Appraising in difficult times - by Robert Concannon

April 10, 2020 - Appraisal & Consulting
Robert Concannon 
Appraisal Institute

Without a doubt, 2020 has already become one of the most challenging periods for appraising real estate in modern history. After the longest sustained economic recovery since World War II, the global economy is currently faced with the greatest health care crisis in modern history. The real estate industry is going to be impacted for the foreseeable future and many brokers/analysts are reporting that it’s going to get worse before it gets better. The impact of COVID-19 pandemic on real estate will vary by market segment and location. The extent of its effects will depend upon the duration of the current economic shutdown. Certain sectors of real estate that will likely be hit the hardest include hotels, restaurants, bars and other entertainment retail (particularly in tourist-driven areas) and retail properties and housing (particularly second-home and luxury homes). Based upon the extremely aggressive pace that the pandemic has spread and current lockdown for most non-essential workers, its overall impact to the economy and real estate markets is not yet quantifiable. Once the current health crisis slows, appraisers will be working to determine how and why various market segments will be impacted by a far-reaching set of market forces. The challenges facing appraisers to not only value properties through the current lockdown, but also for the probable market corrections coming thereafter, are going to be daunting. 

Most appraisers are going to be on the front lines of the economic fallout from this crisis. A new set of tools will be needed to select, analyze, and adjust market transactions occurring before, during and after this crisis. Market assessments will be critical for any type of property before valuation approaches are commenced. In most disasters, there is an initial collective reaction of shock, then disbelief, and then grieving and sorrow. 

Eventually, there is a general recovery with those affected and able moving on with their lives. Any damaged property is repaired and destroyed property is often replaced. The current pandemic is unique in that there will not be any evidence of physically damaged or destroyed properties. Its overall impact, however, may result in an even greater economic impact than a traditional disaster. Because of social distancing requirements being put in place and uncertainty regarding their removal, whenever the public health risk lessens, it is very difficult to know when traditional group behavior will return to many localities. This will impact almost all segments of residential and commercial real estate markets.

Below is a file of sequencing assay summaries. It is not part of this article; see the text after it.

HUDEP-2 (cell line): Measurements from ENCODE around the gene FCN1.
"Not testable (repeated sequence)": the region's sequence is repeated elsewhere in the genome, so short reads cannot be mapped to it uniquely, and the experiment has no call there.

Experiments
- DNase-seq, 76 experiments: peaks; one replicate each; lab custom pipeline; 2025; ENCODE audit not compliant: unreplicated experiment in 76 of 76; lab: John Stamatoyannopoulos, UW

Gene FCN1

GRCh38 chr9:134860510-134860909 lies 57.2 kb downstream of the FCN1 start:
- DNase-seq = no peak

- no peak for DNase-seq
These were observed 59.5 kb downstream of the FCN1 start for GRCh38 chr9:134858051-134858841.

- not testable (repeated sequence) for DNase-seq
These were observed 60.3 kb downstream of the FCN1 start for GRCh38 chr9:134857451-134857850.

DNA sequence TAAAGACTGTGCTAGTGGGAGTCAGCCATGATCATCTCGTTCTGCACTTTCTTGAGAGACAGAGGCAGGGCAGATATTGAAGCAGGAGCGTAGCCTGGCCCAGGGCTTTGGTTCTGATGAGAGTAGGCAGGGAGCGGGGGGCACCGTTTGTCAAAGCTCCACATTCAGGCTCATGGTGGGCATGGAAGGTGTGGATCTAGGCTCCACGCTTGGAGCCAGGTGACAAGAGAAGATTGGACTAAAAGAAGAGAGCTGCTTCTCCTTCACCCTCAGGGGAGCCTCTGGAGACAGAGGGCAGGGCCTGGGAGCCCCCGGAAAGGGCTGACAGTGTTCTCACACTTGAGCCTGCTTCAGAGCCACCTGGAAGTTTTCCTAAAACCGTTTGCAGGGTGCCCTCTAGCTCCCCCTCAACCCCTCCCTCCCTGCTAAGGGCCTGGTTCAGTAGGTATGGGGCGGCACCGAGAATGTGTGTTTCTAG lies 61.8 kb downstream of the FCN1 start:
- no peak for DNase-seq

The “invisible nature” of this crisis represents a new set of challenges with respect to anyone attempting to determine a market value. This becomes even more challenging with few recent sales and general uncertainty about the resolution of this outbreak. 

More than ever, appraisers need to be the intelligence gatherers for the various real estate markets. This means ongoing discussions with sale/leasing brokers, buyers/sellers, developers/investors and bankers regarding their market/submarket observations, any trends, sales patterns, price reductions, increases in sales/lease listings, and changes in rental, sales, and absorption patterns. Any or all of these might be impacted by the current public health crisis. Factors that create value include utility, scarcity, desire and effective purchasing power. Any or all of these might become in flux in the coming months. 

While no one can predict how deeply the real estate markets will be impacted by the current crisis, it is certain that its influence will not go away until the COVID-19 virus is contained and/or a vaccine is developed. With definitive timetable of when this will happen, 2020 may become one of the most volatile periods for real estate in modern history. The coronavirus’s potential impact on real estate markets will largely depend on the duration of the outbreak and whether there is a quick recovery (with a return to overall social and economic stability) or an extended one (longer consumer, social and economic disruptions). 

Robert Concannon, MAI, is president of the New Hampshire/Vermont Chapter of the Appraisal Institute



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